Health and Child Care minister Obadiah Moyo on Friday lamented lack of water security in most urban centres, saying this exposed residents to waterborne diseases such as cholera and typhoid.
BY SILAS NKALA
Addressing the 2018 water, sanitation and hygiene (Wash) conference in Bulawayo on Friday, Moyo said the lack of water security was a result of inadequate water supplies in urban centres.
“We must address the current urban water security challenge, whereby water supply as we talk is hardly enough to last beyond December. Water management and supply remains poor in Harare and most urban areas. You have heard about Gweru’s incapacity to manage water reticulation,” Moyo said.
“There is considerable ground water pollution, unregistered borehole drilling and the results have been telling in the country’s epidemiology, whereby we have had to introduce vaccination for both cholera and typhoid as these primary measures had failed.”
Moyo said short-term interventions such as distribution of hygiene kits, water-point repairs, bucket chlorination, installation of in-line chlorinators, trucking of water were only a stop-gap measure, hence the relevance of the conference to seek to address the challenges once and for all.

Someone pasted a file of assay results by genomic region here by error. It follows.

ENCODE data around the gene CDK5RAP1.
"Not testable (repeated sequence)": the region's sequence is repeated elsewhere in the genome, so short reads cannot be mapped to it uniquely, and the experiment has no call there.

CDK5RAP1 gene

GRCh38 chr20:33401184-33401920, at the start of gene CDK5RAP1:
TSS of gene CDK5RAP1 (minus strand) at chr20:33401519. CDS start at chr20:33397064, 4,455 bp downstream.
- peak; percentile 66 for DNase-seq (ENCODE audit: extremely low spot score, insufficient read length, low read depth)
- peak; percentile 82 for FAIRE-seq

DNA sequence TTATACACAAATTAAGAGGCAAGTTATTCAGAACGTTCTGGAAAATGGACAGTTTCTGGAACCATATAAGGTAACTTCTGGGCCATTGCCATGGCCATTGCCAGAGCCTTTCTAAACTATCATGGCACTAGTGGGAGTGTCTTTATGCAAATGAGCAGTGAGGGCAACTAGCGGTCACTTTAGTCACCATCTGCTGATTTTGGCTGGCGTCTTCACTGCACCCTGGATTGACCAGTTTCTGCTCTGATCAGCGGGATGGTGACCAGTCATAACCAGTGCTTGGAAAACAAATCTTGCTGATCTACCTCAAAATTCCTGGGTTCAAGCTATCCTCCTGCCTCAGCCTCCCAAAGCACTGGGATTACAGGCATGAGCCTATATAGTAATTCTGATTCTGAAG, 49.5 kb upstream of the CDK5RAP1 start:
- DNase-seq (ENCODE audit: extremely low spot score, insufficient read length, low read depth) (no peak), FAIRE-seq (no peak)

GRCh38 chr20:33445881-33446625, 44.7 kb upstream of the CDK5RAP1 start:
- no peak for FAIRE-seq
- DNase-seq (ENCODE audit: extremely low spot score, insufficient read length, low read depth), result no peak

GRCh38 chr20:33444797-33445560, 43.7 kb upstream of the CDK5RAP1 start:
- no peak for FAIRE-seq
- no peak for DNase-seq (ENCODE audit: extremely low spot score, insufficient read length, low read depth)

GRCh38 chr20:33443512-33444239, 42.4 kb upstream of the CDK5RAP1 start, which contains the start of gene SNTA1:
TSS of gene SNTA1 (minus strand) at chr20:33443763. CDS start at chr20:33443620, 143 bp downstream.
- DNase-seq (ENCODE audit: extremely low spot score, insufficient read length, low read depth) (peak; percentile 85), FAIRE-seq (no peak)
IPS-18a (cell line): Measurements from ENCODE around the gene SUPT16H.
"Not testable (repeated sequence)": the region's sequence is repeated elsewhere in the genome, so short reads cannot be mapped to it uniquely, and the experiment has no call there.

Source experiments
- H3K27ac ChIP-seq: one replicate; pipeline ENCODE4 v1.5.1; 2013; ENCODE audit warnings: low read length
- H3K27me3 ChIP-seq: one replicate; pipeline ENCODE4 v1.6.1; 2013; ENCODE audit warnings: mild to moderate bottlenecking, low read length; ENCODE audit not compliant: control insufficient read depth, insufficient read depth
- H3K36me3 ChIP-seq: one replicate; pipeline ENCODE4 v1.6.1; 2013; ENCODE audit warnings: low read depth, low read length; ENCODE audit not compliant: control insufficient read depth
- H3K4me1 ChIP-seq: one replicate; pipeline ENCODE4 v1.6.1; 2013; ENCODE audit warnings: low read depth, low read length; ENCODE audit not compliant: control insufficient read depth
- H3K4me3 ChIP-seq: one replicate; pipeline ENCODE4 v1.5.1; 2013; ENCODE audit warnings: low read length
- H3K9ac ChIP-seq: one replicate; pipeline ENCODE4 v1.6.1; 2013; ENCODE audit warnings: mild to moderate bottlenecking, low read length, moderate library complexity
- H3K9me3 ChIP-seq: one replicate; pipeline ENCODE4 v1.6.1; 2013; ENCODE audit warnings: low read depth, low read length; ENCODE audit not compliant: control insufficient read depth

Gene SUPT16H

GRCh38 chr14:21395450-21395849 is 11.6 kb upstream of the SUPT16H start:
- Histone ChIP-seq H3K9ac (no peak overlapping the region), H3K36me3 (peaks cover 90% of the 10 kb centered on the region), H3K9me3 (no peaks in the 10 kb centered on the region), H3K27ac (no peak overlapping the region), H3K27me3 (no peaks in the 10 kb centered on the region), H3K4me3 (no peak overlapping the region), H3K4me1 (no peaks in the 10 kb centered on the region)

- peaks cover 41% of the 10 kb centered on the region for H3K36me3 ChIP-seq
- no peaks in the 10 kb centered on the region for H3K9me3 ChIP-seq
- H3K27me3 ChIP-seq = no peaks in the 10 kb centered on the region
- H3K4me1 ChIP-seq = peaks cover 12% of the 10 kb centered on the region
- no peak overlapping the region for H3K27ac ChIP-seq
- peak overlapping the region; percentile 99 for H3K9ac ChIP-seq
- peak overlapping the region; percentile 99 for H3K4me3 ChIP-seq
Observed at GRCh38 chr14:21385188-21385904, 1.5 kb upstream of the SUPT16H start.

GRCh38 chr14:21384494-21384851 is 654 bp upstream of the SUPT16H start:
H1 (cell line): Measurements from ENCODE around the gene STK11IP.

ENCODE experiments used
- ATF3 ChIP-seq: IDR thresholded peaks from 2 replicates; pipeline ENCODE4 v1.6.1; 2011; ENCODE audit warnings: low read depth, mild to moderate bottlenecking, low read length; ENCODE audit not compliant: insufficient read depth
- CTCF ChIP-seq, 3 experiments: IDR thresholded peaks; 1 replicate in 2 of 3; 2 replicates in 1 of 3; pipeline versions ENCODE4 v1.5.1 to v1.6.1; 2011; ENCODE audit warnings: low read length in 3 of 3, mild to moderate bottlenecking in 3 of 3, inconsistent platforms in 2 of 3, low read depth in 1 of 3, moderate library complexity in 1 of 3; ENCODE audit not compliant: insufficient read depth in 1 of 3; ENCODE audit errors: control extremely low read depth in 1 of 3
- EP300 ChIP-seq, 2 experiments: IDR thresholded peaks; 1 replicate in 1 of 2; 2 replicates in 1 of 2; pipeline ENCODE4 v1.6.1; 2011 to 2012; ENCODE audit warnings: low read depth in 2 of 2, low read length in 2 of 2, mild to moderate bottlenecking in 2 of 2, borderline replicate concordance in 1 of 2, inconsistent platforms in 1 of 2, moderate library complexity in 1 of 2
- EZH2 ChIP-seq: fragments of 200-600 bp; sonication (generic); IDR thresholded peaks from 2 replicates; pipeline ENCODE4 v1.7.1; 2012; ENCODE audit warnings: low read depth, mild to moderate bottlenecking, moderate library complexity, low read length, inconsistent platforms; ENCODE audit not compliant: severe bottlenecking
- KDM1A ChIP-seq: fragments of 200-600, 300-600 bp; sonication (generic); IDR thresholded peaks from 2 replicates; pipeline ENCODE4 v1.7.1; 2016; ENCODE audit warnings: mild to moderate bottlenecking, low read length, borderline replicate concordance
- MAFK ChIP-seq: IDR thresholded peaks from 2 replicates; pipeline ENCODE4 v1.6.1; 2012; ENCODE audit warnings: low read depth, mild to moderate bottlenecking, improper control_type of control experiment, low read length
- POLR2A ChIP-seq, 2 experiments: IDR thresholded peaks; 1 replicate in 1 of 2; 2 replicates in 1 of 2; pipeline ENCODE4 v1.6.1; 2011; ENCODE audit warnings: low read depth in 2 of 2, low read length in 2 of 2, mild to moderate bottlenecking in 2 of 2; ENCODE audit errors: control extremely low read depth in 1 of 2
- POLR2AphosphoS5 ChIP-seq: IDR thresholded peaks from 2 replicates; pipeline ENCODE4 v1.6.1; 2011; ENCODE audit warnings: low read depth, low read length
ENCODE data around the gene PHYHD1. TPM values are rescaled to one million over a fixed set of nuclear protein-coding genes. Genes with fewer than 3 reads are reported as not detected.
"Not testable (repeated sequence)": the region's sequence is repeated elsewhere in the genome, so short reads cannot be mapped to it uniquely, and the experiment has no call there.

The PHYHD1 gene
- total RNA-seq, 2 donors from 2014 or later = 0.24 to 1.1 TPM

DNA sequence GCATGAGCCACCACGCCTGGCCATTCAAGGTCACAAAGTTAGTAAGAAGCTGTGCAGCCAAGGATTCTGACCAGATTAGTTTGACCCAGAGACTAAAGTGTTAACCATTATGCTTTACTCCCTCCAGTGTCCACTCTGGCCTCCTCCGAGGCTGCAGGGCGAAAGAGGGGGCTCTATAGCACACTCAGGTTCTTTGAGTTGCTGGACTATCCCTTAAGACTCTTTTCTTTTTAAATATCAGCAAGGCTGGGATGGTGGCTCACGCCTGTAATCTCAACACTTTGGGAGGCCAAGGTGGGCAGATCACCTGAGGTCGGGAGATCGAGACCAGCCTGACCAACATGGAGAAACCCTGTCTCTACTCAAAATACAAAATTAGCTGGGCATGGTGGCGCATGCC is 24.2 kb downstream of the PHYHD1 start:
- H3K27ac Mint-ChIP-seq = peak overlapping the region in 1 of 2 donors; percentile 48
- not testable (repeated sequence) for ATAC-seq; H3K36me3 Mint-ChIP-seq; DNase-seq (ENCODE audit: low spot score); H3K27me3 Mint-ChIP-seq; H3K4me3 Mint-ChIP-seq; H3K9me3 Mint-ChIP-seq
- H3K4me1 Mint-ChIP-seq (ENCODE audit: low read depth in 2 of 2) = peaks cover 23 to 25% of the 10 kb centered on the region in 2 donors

“In addition, my ministry advocates for the promotion of food hygiene, availability of hand-washing facilities, especially in markets, bus termini, churches and other points of community convergence. We are only settled when there have been enough efforts to ensure availability of continuous supply of safe water in all urban areas,” he said.
“Meanwhile, in response to the ongoing disease outbreaks, my teams have been identifying potential hotspots and high risk areas for prepositioning of emergency health and Wash stocks. We have in our intermediate plans, the upgrade of the four infectious diseases hospitals to be in line with the upper middle income status by 2030 and for cholera elimination by 2030 and advanced plans to introduce a national cleaning day.”
He encouraged discussions and exploration of all possible interventions that will see the country achieving zero numbers for water-borne diseases such as cholera and typhoid.
Moyo said the country recently recorded almost 10 000 suspected cases of cholera largely in Harare, 267 of them were confirmed vibrio cholera.
He said 55 lives were lost to the disease, six of them outside Harare. Most of the deaths, Moyo said, occurred at health institutions while the patients were being attended to.